Tame Impala: Sympathy For the Pedal


When it comes to Tame Impala’s sound, even Kevin Parker sometimes finds it difficult to explain. There are moments when you’re asking your iPod whether a particular rhythm is a synth, a guitar or the Millennium Falcon. Today we have musicians that fully embrace the use of electronics and those who are utterly appalled at the idea (to some this may draw parallels to an older dichotomy; of that between musicians integrating drugs into their creative regime, and those remaining as sober as Mother Teresa at a baptism). This dispute is relevant today for many reasons, and that is why I’m citing Tame Impala, the brainchild of Australian songwriter Kevin Parker, as the perfect example of how to blend the spirit of the past with the technical accoutrements of the now.

For the last six months or so, every single time a friend of mine has uttered anything along the lines of ‘I need some new music to listen to’, Tame Impala has been my instant reaction. For those who have managed to go on without encountering either one of their two award-winning albums, Innerspeaker (2010) and Lonerism (2012) – and when we say awards here we are talking about Lonerism winning Album of the Year among the likes of NME and Triple J, with Rolling Stone going a step further by awarding the accolade to both of these records – they are a musical outfit that come from Perth. This isolated environment is one that many argue is fleshed out over the course of their hypnotic discography (and with the connotations of album titles like Lonerism it is easy to see where such allusions are born). They are a band that (according to their own website) makes ‘psychedelic hypno-groove melodic rock music’ and that, after only two albums, is taking the world’s stages by storm, as is evident by their displays this year at the Coachella, Glastonbury and Reading and Leeds Festivals.

The purpose of this article is not to simply indulge my own love for the waves of irresistible psychedelia that pour out of every Tame Impala piece, but to use their works to argue that the sounds of this talented ‘pothead pixie’ could well be where a lot of music is heading. In a culture that now operates by the mediums of instant gratification, with drive-in cashpoints, online shopping and ubiquitous songs about partying as if the apocalypse is upon us, music such as this is of vital importance. Of course, the idea that Tame Impala are to reverse all societal trends seems dramatic and ridiculous, and that is not what I’m alluding to. I’m stating that what Tame Impala do is brave, and it is paying off as their audience is growing faster than that of most bands on the planet.

One of the most interesting things about Lonerism is that it is supposedly written about the walk home after a party, not, as so much else is these days, about the party itself. This theme, amongst those of reflection and introspection, is channelled through extensive experimentation to conquer an arch-nemesis of creativity: expectation. When it comes to the construction and delivery of Parker’s 60s revivalist melodies not only is the marijuana-heavy fragrance of the Woodstock era pouring into our 21st century ears, but a plethora of critics have drawn comparisons between Tame Impala’s founder and none other than Mr. John Lennon. Although one could argue that this is a fairly farfetched idea, both maestros do indeed have a penchant for making music that expels boundaries, oozes of innovation and dances with one’s sensations. The way this techno-savvy ensemble plays around with its toys is comparable to the artistic dynamic of film-making. So many bands and filmmakers today are guilty of overproduction, getting excited by the arena of products with which to work. The best pieces of work, at least in my eyes, are those that only use the modern era’s highly technical produces when it is appropriate and not just for the sake of it. The matter of how many films and songs are ‘overproduced’ nowadays concerns, amongst other things, the commercialisation of art forms and even lies at the centre of pieces such as Dave Grohl’s debut motion picture ‘Sound City’. Today’s use of technology is an area of artistic contention everywhere.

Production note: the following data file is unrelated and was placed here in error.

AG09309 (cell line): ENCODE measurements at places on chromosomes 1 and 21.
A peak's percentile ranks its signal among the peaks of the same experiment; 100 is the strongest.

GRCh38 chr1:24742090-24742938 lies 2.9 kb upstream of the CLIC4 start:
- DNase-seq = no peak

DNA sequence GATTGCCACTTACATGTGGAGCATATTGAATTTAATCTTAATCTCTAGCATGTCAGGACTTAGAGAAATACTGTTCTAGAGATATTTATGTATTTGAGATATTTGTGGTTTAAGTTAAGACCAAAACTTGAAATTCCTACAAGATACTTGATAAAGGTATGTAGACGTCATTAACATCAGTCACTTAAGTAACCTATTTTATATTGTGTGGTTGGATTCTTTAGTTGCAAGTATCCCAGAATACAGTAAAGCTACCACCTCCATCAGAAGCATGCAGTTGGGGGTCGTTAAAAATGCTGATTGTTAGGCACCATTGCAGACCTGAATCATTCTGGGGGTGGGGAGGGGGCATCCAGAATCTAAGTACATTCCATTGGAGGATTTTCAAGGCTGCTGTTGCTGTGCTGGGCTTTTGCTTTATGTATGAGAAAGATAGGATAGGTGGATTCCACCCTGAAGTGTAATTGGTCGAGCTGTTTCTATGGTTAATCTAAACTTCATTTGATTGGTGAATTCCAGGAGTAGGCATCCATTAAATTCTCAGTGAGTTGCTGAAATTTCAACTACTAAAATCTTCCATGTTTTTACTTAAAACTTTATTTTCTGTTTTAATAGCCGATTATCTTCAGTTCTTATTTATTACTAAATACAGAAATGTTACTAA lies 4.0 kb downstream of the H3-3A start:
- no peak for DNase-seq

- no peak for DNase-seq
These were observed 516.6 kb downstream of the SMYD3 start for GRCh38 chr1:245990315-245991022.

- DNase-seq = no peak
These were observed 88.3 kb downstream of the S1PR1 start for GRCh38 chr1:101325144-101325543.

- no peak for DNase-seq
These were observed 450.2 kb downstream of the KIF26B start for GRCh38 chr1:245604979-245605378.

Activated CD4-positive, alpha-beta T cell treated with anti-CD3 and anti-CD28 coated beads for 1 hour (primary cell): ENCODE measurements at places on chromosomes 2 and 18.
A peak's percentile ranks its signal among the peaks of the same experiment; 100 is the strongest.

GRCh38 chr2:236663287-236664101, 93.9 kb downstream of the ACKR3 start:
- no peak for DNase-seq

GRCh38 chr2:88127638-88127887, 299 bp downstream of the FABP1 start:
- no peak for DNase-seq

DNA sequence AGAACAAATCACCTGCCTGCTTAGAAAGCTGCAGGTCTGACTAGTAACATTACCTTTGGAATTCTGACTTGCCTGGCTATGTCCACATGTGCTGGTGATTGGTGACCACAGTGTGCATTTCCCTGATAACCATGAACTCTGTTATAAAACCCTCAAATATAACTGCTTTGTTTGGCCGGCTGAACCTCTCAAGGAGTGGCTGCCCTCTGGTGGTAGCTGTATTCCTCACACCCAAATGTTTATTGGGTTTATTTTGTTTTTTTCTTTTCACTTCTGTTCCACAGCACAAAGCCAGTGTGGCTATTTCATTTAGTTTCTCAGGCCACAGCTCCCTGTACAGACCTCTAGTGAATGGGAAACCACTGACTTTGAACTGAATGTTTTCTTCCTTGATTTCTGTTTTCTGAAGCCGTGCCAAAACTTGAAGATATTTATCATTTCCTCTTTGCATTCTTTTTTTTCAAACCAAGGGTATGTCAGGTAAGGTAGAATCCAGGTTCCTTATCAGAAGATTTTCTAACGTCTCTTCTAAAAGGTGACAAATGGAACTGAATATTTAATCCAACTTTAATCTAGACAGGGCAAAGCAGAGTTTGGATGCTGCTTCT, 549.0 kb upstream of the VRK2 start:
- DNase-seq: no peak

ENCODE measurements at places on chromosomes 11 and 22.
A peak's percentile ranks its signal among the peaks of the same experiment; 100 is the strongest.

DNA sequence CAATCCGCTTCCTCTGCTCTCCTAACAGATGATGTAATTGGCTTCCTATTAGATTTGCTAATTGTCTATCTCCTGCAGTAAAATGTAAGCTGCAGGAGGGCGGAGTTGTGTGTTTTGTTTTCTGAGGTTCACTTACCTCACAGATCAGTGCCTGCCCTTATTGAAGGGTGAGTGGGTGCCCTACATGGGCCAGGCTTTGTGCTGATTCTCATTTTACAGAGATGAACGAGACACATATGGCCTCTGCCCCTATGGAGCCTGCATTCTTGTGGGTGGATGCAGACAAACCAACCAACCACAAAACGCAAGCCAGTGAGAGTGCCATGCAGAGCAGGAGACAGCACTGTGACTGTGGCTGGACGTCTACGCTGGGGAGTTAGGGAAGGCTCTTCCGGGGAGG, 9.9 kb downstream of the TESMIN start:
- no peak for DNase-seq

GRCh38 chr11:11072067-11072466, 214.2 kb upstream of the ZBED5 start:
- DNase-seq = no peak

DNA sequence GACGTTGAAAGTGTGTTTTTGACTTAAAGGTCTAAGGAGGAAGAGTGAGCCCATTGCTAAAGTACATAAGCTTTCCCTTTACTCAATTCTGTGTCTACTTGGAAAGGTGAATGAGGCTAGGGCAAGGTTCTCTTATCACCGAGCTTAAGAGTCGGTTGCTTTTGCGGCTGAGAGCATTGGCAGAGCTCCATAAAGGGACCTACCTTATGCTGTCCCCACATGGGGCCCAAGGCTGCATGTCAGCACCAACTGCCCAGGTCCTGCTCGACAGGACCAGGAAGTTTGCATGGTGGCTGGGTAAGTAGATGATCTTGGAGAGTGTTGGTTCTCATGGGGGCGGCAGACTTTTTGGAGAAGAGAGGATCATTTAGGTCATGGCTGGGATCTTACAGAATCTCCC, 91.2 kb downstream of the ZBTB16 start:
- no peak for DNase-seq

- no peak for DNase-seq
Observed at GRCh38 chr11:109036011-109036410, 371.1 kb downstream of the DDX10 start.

Tame Impala work today because, apart from being very talented, they are not afraid. The music they make is unique by today’s standards when it comes to structure, execution and atmosphere, and a major reason being that band that embraces the myriad gadgets on offer to make a sound reminiscent of older times. You naturalists out there may say that this is an electronic wasteland trying to prance around as a genuine genre of music, and to that I say that Tame Impala are doing what others should take inspiration from. Over the course of their young and blossoming career they have consistently taken modern musical paraphernalia, the pedals, the synths and the vocal effects, and written music that could have been written in the late 60s, 70s, 80s or 90s. And, for me at least, this timeless aspect is a universal mark of music gone right. The song title ‘Feels Like We Only Go Backwards’ may well be referring to a personal relationship, but it embodies the spirit that Kevin Parker is revitalising in order to take his sound forward.

The award-winning second album Lonerism


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